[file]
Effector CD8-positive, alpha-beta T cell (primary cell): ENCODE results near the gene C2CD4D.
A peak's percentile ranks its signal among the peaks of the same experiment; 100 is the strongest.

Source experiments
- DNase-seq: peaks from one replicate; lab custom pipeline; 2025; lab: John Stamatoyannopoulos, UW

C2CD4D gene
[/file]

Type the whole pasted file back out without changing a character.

Effector CD8-positive, alpha-beta T cell (primary cell): ENCODE results near the gene C2CD4D.
A peak's percentile ranks its signal among the peaks of the same experiment; 100 is the strongest.

Source experiments
- DNase-seq: peaks from one replicate; lab custom pipeline; 2025; lab: John Stamatoyannopoulos, UW

C2CD4D gene